Claiming Kolkata as My Own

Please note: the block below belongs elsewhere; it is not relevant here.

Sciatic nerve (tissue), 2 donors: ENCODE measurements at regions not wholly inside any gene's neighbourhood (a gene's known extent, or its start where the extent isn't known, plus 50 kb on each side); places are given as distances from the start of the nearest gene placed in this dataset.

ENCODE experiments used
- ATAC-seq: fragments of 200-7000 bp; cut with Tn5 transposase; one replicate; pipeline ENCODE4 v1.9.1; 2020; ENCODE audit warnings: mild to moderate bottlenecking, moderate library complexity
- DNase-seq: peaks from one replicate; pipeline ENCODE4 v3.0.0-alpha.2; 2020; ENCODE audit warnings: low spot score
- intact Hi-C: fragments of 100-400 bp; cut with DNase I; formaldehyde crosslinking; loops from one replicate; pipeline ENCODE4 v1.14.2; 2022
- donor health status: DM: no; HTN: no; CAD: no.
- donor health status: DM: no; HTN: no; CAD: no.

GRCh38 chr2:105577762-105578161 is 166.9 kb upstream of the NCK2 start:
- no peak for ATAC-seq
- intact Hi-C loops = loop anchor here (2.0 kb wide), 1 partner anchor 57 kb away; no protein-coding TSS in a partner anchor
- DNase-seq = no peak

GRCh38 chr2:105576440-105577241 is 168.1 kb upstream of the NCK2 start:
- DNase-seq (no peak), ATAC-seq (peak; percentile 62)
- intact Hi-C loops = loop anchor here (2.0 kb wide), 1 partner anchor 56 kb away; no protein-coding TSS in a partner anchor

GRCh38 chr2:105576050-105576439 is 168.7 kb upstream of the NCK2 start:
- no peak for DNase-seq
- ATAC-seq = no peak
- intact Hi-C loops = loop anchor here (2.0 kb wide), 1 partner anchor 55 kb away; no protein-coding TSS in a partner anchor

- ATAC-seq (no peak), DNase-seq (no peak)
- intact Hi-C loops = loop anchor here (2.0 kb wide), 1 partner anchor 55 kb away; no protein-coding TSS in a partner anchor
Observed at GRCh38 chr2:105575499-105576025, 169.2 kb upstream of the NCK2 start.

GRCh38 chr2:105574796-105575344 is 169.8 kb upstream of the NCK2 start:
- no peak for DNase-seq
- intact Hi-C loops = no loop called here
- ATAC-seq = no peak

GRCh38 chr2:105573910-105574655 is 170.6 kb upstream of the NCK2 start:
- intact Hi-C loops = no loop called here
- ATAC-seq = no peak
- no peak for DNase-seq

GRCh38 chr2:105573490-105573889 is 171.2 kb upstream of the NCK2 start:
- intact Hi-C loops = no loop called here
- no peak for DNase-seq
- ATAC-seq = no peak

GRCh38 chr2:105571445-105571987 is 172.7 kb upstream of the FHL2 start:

I am currently at a writing residency in a small town in Vermont. It has been raining for most of the day but it’s slowed down so I thought I’d leave my studio, take a short walk, and have a cup of tea before returning to my laptop. I stepped out and found myself hit by a wave of nostalgia for Kolkata, a city I’ve never lived in. My father is Bengali and lived in Kolkata until he was 17 years old, my paternal grandmother lived there until her death in 2010, and three of my aunts are there still. But the city has always felt alien to me; I don’t know the streets and I’ve never used any form of public transport. Memories of childhood trips involve being force-fed sandesh and lukewarm coca-cola in the homes of distant relatives. I’m the youngest in a long line of cousins and never knew anyone in my age group. It isn’t difficult for a five-, 10-, 15-year-old to get bored listening to old relatives talk about even older relatives and their various illnesses and ailments. And then in 2010 my grandmother passed away and I simply stopped going to Kolkata. In the summer of 2014, feeling a blend of guilt, obligation, and hope, I decided it was time to claim the city for myself. I wanted to discover it and love it the way I had discovered and fallen in love with Delhi and Mumbai. I wanted my own relationship with it, independent of my family. I wanted to wander the streets and find the people and places that would make the city mine. My brother Karna spent a year in Kolkata working as an assistant director to the film maker Rituparno Ghosh, and I was envious of his changed dynamic with the city. Even after our grandmother’s death, he continues to visit twice a year and has friends in the city and knows streets and lanes that even our father doesn’t know. His Kolkata is his own. That summer I arrived hoping to discover the same, but all I seemed to find was a city weighed down by its own past. The first day I thought I would get a sense of central Kolkata with the help of a guidebook. In all my years of exploring cities through guidebooks, I have never come across such a disparity between book and reality. Everything described in the guidebook was about what a building or corner or street once was. The pictures in the guidebook spoke to largeness, grandeur, and beauty, but the reality was messy, small, and crowded. As much as I was disappointed by Kolkata, I was disappointed also by myself. Why was I unable to see what writers I admire so obviously see? What do Jhumpa Lahiri, Amitav Ghosh, and Amit Chaudhuri see that I don’t -- that I can’t? I went to visit a distant family friend. The front of the building was covered with blue tarp and large bamboo poles. “Are they re-doing the entrance?” I asked. She looked up to see what I was looking at and then, confused, said, “No.” I was annoyed that she wasn’t annoyed that the entrance to her home looked permanently like a construction site. I was annoyed that the citizens of Kolkata, these Bengalis that I so identify with, were all okay with the maddening traffic and the one-way streets that change direction in the middle of the day. Several narrow one-way streets in Kolkata change direction at 1 p.m., with only very small signs to inform the driver. As a result, around 1:05 p.m. every day, in small lanes around the city, taxis and rickshaws and cars face a standoff. The first day, in my aunt’s air-conditioned car, it made me laugh. The second day, in a hot, humid taxi, it made me angry. One early morning, I went to wander the narrow lanes of Kumartulli, a neighborhood in North Kolkata, on the banks of the Ganges, where idols are made. With Durga Puja approaching in October, at 7 a.m. Kumartulli was already up and active. It was a nice sight -- men of all ages and paunch sizes working to mold straw and mud and clay into the busts of Durga or the trunks of Ganesha or the bellies of Buddha. I felt, briefly, like I was wandering through the set of a Satyajit Ray film, and isn’t that what most of us go to Kolkata in search of? But then I turned the corner and saw two young men sifting through a huge heap of garbage and sewage to salvage decent looking discarded marigold flowers that they tossed to a third man, who strung them on to garlands that would presumably be used for prayers at some point. I walked down Gariahat, an average shopping street in Kolkata, comparable, perhaps to Colaba Causeway in Mumbai or Janpath in Delhi except that the most popular item on sale in Gariahat is women’s nighties. There are endless racks of these shapeless, floor length mummus in various colors and the occasional lace trim. Housewives across the city spend their days in these outfits that leave everything to the imagination. I left the city that summer feeling disconnected, disappointed, sad, and angry -- the way one does when expectations are not met. And then, the way one forgets about things, I forgot about Kolkata and my dashed dreams and disappointments. Life continued and filled in the spaces that I imagined Kolkata had left empty. I found and fell in love with other cities and other worlds. I went back for a few nights last winter to have a reception to celebrate my wedding, which had taken place elsewhere. The trip was short and hectic and Kolkata provided only the backdrop, but something felt different. In my brief glimpses of the city, I loved it. The city hadn’t changed but I had missed it. In the few moments of solitude I had during those days I recognized that I was appreciating the city finally for what it was, not for what I felt it should be. But since those moments were only moments, I had little time to process it all and left the city and forgot about it. Until now, when I stepped out into the post-rain dusk of a small town in Vermont. In many ways I am further away from it than I’ve ever been before, but it found me tonight -- something about the way the earth smelled made me miss Kolkata the way I’ve only ever missed people. I gave up on Kolkata, but it didn’t give up on me. For that I’m grateful. Image Credit: Flickr/Abhijit Kar Gupta.